Today for some reason my PowerBook locked up (no big gripe, this hardly ever happens) and when it came back up, iCal showed a little red splodge next to my calendar which when clicked said “iCal was unable to load the calendar. The file might be corrupted or temporarly (sic) unreadable. you can try again later or reset this calendar. Resetting the calendar will remove all calendar content.” There are not words to express how much this sucks.He's certainly right on that last point—I can't think of any words either.
iCal was one of the first applications I put to the test after taking the Mac plunge. Indeed, I recall being pretty excited about the potential for desktop-PDA-phone syncing. I still use iCal to much the same extent as described in that post from last year, and I've recently started testing out Google Calendar as a potential method for archiving and sharing calendar data. With 12 months of iCal use under my belt, then, I find that I agree with all of Tim's criticisms.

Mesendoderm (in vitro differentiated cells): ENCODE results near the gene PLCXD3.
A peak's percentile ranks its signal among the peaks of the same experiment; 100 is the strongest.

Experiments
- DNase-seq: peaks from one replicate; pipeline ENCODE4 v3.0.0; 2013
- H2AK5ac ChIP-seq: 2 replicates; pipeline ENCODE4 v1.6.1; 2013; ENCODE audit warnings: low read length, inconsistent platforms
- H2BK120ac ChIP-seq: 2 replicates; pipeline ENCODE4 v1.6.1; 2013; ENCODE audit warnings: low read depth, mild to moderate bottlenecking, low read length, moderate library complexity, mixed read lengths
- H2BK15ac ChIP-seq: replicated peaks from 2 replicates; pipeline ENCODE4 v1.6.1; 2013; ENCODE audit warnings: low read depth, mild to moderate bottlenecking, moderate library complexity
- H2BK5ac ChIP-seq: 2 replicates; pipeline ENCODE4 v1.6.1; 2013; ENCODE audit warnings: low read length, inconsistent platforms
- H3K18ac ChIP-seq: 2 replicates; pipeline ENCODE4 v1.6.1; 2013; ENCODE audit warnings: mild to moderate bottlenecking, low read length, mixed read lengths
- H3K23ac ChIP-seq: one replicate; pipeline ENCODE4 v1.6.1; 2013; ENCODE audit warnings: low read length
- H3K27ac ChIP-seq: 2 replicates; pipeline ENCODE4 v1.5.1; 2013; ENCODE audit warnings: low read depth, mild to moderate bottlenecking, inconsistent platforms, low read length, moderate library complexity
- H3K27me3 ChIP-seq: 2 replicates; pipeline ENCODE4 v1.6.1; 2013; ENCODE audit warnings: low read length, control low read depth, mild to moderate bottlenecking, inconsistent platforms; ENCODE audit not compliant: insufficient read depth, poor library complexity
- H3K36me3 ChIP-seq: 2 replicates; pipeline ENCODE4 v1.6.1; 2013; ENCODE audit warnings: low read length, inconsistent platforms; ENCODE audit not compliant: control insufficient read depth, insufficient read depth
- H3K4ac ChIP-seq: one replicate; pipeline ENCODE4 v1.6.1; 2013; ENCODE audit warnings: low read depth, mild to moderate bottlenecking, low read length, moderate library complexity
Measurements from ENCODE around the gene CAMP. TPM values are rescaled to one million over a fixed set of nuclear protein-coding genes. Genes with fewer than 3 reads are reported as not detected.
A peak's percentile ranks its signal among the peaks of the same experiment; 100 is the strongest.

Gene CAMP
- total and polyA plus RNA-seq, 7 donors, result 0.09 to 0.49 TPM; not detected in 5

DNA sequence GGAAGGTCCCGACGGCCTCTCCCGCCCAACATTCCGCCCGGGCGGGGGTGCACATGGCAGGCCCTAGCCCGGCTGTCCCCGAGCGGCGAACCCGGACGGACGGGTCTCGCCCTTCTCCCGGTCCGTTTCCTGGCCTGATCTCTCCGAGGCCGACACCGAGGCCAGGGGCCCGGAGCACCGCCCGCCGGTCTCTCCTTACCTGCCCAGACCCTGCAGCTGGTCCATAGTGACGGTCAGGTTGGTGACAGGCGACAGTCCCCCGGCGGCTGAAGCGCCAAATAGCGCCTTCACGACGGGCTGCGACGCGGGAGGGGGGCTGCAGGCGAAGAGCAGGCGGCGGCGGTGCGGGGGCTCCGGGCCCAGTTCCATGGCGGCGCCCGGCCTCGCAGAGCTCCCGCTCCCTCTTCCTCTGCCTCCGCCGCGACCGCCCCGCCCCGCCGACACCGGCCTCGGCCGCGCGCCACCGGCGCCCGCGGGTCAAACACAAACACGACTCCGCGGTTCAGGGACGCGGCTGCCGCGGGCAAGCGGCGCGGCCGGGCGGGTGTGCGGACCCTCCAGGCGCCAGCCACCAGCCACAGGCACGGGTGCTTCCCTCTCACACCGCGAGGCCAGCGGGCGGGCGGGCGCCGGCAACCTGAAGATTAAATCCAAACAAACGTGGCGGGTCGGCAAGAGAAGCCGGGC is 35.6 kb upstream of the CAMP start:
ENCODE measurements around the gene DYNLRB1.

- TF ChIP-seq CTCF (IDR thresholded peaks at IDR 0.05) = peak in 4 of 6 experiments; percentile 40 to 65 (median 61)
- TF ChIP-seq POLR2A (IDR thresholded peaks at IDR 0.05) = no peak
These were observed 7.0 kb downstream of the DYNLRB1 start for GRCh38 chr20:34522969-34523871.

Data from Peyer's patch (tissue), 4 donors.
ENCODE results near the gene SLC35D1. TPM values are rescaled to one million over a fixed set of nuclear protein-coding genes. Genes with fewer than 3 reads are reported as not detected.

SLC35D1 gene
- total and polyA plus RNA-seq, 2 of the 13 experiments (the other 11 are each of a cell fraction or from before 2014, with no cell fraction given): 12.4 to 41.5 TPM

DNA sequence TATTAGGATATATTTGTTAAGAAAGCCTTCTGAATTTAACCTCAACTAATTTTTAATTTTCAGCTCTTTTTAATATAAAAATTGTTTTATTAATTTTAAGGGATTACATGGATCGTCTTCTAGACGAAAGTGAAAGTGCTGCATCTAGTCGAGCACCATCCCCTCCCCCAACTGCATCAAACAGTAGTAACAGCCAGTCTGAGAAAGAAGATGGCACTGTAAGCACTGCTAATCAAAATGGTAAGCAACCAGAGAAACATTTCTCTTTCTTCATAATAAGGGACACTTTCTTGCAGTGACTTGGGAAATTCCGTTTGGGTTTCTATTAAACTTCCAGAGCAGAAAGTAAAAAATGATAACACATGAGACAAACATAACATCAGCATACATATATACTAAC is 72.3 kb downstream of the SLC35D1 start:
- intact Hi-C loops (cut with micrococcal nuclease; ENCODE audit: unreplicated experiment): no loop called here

Of course, in a sane world iCal would store a calendar named “Tim” in Library/Calendars/Tim, but they’re off in Library/Application Support/iCal/Sources/iCal's data storage is obfuscated. I, too, would prefer that my data was stored somewhere sensible.
. And mine contained eight hundred thousand null bytes.
I don’t want to be rude. But a personal-productivity application that updates crucial high-value information files in place is Broken As Designed, and evidence of an extreme lack of professionalism.Roger that.
While [iCal's] UI is good, it’s still kind of sluggish.It takes nigh on 3.5 seconds on my PowerBook G4 to duplicate an appointment in place.
iCal does look nice, but when you get down and use it, it seems like a beta release of some kind. Come to think of it, so does Address Book—is it just me, or is the whole cursor-just-randomly-jumps-between-fields phenomenon widespread in that application?